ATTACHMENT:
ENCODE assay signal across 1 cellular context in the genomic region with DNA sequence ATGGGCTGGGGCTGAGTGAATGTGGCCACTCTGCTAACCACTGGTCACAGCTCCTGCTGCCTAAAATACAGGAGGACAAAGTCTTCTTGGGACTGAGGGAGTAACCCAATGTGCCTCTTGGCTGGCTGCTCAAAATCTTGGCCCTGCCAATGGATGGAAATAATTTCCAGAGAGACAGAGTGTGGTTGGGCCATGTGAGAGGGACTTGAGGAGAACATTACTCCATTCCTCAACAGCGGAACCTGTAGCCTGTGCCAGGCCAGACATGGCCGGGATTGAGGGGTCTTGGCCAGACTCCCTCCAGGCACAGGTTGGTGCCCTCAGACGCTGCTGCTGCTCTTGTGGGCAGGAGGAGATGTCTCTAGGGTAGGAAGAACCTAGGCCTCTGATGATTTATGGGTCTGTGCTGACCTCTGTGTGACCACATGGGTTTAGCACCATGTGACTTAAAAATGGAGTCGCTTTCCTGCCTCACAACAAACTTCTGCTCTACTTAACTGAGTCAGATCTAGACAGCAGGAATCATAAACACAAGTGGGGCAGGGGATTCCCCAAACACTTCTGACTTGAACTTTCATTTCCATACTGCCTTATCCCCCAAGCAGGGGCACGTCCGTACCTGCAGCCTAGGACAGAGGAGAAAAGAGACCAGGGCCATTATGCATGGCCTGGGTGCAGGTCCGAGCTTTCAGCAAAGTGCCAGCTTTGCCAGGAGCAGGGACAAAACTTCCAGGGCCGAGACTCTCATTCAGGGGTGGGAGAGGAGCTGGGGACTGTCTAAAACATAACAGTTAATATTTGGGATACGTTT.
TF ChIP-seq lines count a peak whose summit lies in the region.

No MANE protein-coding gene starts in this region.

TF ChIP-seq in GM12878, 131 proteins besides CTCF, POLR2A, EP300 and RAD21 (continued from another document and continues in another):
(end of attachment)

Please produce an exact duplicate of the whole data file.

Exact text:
ENCODE assay signal across 1 cellular context in the genomic region with DNA sequence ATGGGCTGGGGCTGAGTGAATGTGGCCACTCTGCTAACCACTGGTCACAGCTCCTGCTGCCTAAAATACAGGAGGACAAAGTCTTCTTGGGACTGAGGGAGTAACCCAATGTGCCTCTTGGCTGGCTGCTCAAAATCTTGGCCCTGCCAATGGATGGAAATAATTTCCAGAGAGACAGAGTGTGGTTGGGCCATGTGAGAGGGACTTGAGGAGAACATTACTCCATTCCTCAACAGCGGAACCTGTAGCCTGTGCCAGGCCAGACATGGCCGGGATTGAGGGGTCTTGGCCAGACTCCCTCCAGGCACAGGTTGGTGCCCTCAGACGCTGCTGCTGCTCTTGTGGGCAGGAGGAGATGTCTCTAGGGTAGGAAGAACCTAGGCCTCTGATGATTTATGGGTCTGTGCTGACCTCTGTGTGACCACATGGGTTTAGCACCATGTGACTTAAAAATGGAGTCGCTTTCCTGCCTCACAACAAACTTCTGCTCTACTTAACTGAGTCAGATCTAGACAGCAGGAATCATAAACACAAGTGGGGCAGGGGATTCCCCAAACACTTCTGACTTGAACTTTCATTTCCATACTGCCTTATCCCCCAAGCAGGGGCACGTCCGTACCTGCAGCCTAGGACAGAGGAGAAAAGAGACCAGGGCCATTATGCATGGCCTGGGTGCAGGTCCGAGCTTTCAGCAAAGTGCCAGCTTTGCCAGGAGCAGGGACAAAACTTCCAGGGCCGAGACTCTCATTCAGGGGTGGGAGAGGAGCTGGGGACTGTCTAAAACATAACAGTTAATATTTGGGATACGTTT.
TF ChIP-seq lines count a peak whose summit lies in the region.

No MANE protein-coding gene starts in this region.

TF ChIP-seq in GM12878, 131 proteins besides CTCF, POLR2A, EP300 and RAD21 (continued from another document and continues in another):